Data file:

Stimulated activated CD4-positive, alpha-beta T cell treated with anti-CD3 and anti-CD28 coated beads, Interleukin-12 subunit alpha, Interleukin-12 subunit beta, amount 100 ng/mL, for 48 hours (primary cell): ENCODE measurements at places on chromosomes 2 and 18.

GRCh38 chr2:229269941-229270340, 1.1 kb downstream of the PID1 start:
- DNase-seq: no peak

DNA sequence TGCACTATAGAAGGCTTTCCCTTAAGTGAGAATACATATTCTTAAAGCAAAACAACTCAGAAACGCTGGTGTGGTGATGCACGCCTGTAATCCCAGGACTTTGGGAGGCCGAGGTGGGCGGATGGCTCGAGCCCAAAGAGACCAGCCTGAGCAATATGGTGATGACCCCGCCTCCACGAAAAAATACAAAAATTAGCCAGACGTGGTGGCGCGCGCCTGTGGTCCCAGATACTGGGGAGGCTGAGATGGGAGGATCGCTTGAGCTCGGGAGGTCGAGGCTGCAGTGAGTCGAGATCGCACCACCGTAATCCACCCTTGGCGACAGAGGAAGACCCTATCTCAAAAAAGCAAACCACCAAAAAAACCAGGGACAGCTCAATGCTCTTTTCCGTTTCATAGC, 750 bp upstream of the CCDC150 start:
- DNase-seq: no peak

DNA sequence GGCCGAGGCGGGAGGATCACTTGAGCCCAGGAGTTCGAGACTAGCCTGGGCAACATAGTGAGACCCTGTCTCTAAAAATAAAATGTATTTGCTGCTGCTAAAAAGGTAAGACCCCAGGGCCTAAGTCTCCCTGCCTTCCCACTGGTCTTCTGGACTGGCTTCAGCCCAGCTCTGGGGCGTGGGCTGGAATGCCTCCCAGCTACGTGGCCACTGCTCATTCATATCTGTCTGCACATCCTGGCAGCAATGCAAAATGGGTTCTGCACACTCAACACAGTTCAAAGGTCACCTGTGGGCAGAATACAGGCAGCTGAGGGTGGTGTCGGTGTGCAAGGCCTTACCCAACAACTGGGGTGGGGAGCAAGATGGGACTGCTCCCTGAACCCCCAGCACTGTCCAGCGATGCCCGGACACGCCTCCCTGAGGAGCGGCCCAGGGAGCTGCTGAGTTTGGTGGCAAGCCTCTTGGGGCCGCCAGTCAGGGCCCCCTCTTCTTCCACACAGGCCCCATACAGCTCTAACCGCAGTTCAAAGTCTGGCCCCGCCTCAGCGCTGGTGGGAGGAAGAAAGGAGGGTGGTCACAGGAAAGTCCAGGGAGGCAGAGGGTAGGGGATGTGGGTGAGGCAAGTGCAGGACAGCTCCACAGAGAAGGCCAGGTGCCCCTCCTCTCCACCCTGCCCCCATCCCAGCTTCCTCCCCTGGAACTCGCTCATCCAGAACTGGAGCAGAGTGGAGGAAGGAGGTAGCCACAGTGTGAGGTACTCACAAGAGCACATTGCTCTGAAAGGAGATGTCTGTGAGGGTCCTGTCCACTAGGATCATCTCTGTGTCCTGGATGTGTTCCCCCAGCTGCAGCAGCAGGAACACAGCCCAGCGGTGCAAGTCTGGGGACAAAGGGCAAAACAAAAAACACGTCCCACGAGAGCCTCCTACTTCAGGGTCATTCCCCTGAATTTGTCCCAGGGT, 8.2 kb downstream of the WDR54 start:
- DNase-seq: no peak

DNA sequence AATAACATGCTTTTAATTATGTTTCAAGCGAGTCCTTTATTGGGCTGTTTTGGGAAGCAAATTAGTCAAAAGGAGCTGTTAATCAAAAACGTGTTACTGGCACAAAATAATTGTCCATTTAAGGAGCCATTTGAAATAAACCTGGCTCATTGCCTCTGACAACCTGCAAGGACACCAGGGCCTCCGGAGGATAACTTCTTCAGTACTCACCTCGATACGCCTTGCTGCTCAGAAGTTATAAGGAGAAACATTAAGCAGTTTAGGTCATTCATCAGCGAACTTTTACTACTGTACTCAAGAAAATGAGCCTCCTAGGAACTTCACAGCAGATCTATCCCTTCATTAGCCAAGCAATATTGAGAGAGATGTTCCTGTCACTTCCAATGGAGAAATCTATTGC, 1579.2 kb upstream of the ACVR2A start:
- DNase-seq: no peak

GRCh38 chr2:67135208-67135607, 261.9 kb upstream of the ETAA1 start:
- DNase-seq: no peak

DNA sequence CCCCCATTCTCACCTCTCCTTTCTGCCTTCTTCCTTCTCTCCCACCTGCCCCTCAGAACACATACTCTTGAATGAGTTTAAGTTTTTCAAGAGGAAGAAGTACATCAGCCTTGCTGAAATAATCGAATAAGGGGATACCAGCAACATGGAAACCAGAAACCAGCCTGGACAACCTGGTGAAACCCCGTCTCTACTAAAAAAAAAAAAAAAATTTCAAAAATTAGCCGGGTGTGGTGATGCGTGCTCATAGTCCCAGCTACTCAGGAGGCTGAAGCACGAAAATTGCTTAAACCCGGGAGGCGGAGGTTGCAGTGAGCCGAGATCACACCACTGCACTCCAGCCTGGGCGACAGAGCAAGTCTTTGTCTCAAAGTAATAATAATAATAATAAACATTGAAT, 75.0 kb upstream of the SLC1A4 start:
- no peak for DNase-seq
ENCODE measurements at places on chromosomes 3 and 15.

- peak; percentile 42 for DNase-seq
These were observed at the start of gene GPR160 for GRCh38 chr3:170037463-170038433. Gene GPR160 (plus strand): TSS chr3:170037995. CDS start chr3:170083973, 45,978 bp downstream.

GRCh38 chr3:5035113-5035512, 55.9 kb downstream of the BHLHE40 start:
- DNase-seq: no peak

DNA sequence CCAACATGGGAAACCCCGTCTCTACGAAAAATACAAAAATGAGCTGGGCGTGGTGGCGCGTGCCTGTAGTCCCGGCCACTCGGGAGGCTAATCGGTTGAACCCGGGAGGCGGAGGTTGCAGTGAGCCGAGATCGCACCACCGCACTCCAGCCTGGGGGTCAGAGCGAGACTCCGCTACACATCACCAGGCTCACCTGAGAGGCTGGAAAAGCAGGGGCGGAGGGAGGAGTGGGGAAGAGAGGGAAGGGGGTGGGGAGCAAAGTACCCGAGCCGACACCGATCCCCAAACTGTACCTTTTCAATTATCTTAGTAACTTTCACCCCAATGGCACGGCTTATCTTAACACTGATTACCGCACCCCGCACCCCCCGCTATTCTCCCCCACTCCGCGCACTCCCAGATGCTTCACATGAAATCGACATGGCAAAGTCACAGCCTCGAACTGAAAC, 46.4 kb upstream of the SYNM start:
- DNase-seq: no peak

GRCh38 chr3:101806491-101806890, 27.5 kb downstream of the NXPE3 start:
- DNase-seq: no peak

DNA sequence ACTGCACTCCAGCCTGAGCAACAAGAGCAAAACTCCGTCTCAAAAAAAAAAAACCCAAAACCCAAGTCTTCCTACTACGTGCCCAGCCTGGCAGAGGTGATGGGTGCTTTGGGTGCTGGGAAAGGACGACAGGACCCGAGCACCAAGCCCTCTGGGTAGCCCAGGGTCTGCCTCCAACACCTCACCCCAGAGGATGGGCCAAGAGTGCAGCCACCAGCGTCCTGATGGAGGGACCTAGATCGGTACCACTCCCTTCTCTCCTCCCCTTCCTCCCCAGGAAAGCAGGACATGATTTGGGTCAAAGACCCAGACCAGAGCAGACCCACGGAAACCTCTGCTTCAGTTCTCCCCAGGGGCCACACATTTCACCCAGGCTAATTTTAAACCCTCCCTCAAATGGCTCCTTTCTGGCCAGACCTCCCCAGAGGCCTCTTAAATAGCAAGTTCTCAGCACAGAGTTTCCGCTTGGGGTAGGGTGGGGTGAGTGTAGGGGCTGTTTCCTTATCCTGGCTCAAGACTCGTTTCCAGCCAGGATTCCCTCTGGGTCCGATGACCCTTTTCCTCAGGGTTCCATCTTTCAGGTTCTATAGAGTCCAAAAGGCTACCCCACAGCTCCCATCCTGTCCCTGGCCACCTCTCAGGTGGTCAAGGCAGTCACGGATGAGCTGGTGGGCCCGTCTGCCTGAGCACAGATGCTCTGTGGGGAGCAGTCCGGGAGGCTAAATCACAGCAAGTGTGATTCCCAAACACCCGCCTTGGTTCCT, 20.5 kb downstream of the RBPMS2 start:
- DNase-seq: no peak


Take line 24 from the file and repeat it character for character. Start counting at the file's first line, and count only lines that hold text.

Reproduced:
- DNase-seq: no peak